WOMAD Festival , UK, 26th, July, 2018, Around the festival site, Credit: Guy Peterson

Event Review: WOMAD UK 2018 @ Charlton Park (Malmesbury; Thursday 26th to Sunday 29th July 2018)

The sun is shining as people from all corners of the globe – including artists from six continents and fifty countries – come together for this year’s eclectic celebration of world music and dance culture. Families, friends and couples of all ages erect tents, blow up mattresses and boil water for tea and coffee. Happy people are everywhere; older couples in camping chairs laughing, parents pulling make-shift cots on wheels, groups of kids playing together and young adults toasting with pints of cider. All in the blisteringly hot sunshine that beams over the WOMAD UK arenas.


As Ken Boothe performed a perfect opening set on the Open Air Stage, his message of bringing ‘people of different cultures together’ personified the WOMAD ethos and excited the crowd. Jumping from upbeat ska rhythms to low-fi roots reggae, Boothe had the audience in the palms of his hands as the sun set and he sang classics such as ‘When I Fall In Love’, ‘Everything I Own’ and an epic, extended, audience participation version of ‘Artibella’. Boothe also mixed up tunes by sandwiching A side versions, with B side dub versions of songs midway. After an appropriately ‘peace-loving’ performance, the sunset on the Open Air Stage after the classic opening evening. The crowd literally and emotionally warmed into the festival, whilst The Lizard Bar and Molly’s Bar continued to entertain the hip-shakers into the early hours of Friday.


Opening the Open Air Stage were throat singing Hanggai, a Mongolian folk band, shredding the banjo, and using their multi-tonal harmonies and throat singing to bring that world growl to their thundering, kicking drum beats. They played a variety of tunes, some soft and harmonic, others included Mongolian reggae rhythms and epic throat singing battles. Then I ripped over to the Big Red Tent as K.O.G. preached about having ‘No Money, No Troubles’, but it was Tal National in the Siam Tent that shook the sleepy haze of sunshine from everyone with their infectious Niger dance music. A fusion of many cultures from North Africa, ‘Tal’ is their home desert and ‘Nationale’, means ‘International’, just as they believe music should be.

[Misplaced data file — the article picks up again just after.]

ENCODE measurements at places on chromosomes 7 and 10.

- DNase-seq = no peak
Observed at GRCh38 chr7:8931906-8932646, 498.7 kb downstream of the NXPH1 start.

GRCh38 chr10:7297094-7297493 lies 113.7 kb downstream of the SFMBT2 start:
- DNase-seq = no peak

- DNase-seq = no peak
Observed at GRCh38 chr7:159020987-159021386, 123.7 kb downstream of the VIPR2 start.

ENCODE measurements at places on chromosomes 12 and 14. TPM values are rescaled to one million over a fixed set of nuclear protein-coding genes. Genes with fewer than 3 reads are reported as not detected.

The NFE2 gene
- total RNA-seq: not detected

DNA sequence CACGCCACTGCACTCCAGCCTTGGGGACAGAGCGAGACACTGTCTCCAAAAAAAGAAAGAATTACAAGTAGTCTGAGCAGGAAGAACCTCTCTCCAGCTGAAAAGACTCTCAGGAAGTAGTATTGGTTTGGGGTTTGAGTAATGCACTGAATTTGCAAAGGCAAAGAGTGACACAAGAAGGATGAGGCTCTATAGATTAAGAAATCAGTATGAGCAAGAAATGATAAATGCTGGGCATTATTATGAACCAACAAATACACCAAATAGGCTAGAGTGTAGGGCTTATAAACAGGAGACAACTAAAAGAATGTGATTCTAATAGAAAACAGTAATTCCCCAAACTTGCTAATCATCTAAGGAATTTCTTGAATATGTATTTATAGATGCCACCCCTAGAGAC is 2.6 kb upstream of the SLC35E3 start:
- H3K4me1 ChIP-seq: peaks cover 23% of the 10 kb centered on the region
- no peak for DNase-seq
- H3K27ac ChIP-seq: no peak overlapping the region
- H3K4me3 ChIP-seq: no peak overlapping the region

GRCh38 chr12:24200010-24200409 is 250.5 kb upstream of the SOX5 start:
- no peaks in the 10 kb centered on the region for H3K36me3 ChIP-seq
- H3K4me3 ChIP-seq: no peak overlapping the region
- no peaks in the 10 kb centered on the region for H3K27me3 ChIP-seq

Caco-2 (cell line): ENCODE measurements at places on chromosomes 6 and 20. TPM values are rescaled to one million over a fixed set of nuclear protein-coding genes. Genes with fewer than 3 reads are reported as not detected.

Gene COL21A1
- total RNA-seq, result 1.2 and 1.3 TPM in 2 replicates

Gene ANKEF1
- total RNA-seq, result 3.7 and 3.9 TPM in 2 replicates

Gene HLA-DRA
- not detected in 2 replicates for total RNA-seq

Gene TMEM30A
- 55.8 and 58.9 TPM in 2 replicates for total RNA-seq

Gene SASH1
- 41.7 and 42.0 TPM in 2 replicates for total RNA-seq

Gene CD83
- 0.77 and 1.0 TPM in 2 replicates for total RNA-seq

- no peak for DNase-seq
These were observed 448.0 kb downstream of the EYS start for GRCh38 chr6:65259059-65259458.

Following this came the highly anticipated Orchestre Les Mangelepa with their unique blend of Swahili rumba hailing from the Congo and Kenya. The orange suited trio were backed by some of London’s most legendary musicians as they sang in England for the first time in an illustrious 42-year career. In their red hats they sang and danced and provided an uplifting atmosphere. I then caught Amsterdam based experimental dub, folk, trance concept group My Baby in the Big Red Tent, performing their hit ‘Make a Hundred’ in an epic extended, energy-bursting version, with lead singer Cato van Dyck’s incredible vocal range exploding around the red tent. Instrumental hip-hop masters Herbaliser then brought an atmospheric visual performance to the Big Red Tent including a brass section, bongos, and the British legend Rodney P.

Herbaliser feat. Rodney P – Photo © Victor Frankowski

Friday Highlight – Leftfield: